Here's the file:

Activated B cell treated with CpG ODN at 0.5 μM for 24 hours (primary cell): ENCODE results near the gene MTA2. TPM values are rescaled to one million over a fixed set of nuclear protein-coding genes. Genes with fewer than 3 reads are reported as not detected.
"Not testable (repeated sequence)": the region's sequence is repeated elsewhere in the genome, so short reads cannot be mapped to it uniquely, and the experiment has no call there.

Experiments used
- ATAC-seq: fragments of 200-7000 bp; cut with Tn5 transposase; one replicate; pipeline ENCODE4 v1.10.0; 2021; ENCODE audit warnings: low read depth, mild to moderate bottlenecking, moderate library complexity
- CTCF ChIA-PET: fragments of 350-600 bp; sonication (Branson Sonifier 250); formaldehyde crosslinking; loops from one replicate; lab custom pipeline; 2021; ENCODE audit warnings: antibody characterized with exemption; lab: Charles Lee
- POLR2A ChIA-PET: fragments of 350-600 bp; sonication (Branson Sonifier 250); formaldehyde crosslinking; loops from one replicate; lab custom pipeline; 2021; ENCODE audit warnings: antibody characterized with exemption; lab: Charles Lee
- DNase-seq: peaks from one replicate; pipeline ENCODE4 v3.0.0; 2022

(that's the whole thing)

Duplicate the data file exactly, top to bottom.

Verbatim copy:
Activated B cell treated with CpG ODN at 0.5 μM for 24 hours (primary cell): ENCODE results near the gene MTA2. TPM values are rescaled to one million over a fixed set of nuclear protein-coding genes. Genes with fewer than 3 reads are reported as not detected.
"Not testable (repeated sequence)": the region's sequence is repeated elsewhere in the genome, so short reads cannot be mapped to it uniquely, and the experiment has no call there.

Experiments used
- ATAC-seq: fragments of 200-7000 bp; cut with Tn5 transposase; one replicate; pipeline ENCODE4 v1.10.0; 2021; ENCODE audit warnings: low read depth, mild to moderate bottlenecking, moderate library complexity
- CTCF ChIA-PET: fragments of 350-600 bp; sonication (Branson Sonifier 250); formaldehyde crosslinking; loops from one replicate; lab custom pipeline; 2021; ENCODE audit warnings: antibody characterized with exemption; lab: Charles Lee
- POLR2A ChIA-PET: fragments of 350-600 bp; sonication (Branson Sonifier 250); formaldehyde crosslinking; loops from one replicate; lab custom pipeline; 2021; ENCODE audit warnings: antibody characterized with exemption; lab: Charles Lee
- DNase-seq: peaks from one replicate; pipeline ENCODE4 v3.0.0; 2022